After a long dry spell, the rain was welcome. My family and I watched the huge drops fall on our thirsty lawn and the struggling dogwood trees I had planted earlier in the spring. We listened to the song the raindrops were playing on our roof. It was like experiencing nature’s musical ensemble.
The soothing rhythm of the rain-drop melody was rudely interrupted by a cacophonous, off-beat, out of sync crash. It was as if the kettle drummer or cymbalist in a symphony had stuck his instrument at the wrong time. With this single clap of thunder, the house lights went out.
It was late in the evening when the power company arrived to restore the electricity. A 1.5-million-volt lightning bolt had melted our transformer, and the three-man crew and their equipment would need access through our yard to replace it.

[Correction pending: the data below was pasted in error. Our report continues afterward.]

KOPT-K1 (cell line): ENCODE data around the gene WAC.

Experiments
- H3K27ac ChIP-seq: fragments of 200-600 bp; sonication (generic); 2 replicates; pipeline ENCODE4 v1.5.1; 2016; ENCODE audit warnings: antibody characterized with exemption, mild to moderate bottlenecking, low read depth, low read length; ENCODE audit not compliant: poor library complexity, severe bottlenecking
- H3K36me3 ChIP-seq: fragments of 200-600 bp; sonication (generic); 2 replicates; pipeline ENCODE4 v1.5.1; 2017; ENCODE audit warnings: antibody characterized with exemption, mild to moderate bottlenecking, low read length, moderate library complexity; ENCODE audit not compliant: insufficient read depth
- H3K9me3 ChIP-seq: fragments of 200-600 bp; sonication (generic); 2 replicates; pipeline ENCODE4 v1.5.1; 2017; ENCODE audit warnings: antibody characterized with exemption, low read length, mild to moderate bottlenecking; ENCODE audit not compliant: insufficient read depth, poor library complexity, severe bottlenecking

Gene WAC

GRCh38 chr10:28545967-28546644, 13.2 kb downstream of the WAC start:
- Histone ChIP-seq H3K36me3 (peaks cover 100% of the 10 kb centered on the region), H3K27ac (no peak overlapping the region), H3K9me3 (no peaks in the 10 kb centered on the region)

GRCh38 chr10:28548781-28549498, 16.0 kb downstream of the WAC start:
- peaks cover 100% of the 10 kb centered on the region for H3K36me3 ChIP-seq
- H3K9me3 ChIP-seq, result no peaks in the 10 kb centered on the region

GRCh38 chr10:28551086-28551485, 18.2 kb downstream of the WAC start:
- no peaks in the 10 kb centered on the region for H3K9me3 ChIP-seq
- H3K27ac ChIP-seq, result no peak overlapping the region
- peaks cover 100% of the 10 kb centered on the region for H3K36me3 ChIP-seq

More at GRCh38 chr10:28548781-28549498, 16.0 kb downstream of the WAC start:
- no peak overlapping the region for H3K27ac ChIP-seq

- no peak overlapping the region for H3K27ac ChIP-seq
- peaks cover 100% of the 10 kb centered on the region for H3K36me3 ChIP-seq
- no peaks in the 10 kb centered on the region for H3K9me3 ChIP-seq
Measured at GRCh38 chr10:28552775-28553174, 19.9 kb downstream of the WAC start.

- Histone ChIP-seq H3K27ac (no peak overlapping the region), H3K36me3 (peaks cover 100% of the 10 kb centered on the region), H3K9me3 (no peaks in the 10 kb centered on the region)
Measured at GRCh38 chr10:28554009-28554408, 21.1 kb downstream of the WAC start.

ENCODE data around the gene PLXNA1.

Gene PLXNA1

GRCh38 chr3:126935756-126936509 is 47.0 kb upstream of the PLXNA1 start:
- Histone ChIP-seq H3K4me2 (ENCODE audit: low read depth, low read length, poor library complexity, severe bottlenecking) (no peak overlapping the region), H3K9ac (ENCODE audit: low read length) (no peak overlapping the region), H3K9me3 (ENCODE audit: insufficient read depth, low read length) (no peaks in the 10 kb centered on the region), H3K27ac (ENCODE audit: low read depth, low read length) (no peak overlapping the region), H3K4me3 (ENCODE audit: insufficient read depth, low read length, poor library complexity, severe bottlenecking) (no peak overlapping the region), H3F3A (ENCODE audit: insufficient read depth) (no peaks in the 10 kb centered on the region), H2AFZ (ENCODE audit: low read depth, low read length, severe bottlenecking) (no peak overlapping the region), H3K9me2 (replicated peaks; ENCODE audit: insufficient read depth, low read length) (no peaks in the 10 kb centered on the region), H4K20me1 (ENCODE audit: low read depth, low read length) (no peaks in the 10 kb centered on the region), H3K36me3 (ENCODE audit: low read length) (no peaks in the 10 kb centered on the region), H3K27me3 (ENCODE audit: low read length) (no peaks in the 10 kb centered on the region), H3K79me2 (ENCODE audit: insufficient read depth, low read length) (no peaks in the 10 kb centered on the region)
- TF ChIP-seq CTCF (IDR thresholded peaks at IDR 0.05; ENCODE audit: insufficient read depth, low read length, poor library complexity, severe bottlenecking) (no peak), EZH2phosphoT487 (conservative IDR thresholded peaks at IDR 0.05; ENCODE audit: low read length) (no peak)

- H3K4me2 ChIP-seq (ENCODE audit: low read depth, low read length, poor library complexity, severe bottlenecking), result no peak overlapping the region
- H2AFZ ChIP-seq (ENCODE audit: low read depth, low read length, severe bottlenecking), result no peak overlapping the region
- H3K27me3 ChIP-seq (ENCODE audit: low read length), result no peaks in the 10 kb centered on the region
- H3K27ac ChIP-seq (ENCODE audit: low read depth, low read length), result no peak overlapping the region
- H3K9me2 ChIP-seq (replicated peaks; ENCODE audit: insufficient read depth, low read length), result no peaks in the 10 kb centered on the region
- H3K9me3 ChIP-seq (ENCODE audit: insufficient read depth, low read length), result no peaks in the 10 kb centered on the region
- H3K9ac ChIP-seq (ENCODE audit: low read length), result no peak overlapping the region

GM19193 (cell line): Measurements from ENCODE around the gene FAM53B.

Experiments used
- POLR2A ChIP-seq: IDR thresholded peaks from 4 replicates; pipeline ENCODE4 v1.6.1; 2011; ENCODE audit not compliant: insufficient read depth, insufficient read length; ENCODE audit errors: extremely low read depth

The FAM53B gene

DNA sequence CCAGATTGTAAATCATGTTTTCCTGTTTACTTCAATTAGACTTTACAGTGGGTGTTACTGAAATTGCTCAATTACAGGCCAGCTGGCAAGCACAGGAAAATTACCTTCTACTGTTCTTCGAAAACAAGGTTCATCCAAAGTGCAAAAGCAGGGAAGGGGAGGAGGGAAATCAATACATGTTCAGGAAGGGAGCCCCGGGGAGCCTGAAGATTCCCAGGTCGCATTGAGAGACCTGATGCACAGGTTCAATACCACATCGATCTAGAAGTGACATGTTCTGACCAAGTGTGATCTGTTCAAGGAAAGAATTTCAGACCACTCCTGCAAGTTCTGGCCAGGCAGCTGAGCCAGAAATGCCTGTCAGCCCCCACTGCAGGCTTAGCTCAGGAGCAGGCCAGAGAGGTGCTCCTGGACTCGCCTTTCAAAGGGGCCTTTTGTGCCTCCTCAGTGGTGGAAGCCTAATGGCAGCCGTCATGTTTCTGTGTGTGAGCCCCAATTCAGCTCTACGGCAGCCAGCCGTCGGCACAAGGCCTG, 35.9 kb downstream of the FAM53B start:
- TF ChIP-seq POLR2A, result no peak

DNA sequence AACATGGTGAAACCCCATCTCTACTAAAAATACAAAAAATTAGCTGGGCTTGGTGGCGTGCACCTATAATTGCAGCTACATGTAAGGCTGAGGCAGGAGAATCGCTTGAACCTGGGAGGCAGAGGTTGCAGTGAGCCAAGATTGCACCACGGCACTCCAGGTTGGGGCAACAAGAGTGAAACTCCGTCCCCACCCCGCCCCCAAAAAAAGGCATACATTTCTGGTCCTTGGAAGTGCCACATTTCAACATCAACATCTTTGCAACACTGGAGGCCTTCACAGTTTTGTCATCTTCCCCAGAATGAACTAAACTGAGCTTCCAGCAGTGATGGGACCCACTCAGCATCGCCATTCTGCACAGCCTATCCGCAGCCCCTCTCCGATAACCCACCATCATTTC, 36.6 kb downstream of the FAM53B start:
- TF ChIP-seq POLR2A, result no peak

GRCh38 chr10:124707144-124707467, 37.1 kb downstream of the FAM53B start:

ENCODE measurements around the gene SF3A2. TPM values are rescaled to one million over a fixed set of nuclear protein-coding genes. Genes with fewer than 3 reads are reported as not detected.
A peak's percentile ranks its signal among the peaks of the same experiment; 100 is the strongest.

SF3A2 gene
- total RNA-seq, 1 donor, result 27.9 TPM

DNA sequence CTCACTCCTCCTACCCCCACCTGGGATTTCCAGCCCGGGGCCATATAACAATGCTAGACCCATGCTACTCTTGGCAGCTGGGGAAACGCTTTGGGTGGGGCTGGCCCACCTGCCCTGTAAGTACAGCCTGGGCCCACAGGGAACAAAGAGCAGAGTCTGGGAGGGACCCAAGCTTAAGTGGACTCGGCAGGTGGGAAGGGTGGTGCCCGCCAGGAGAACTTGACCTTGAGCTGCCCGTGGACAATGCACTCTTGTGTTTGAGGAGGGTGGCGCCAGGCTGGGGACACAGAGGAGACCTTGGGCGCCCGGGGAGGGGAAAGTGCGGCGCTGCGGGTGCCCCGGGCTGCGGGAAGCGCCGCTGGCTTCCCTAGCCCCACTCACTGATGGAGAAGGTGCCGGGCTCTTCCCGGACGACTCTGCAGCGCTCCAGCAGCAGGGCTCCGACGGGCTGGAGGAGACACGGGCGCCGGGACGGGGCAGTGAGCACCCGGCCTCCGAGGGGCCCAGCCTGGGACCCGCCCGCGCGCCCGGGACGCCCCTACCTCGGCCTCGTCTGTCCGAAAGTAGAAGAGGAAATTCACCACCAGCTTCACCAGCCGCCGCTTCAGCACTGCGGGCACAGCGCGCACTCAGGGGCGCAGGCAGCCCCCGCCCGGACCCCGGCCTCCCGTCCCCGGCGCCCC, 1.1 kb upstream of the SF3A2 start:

It was nearly 10 p.m. when the crew moved their equipment into the work area in our yard. They told me that the three of them had worked together on the same crew for almost 30 years. I asked if I could hang out and watch them work.
I spent the next five hours fascinated by how well the crew worked together. These three men knew each other so well that they sometimes seemed to function as one person. They gave me a small sense of how the Father, Son, and Spirit relate. They even drew me into their relationship. I loaned them a shovel and helped them take down a part of a fence that was blocking access to the work site.
They were three close friends and they were just enjoying being themselves and sharing the joy of their friendship with me.
They finished at 3 a.m. As I helped them load up their tools, one of the men asked me the question I had hoped all night would not be asked.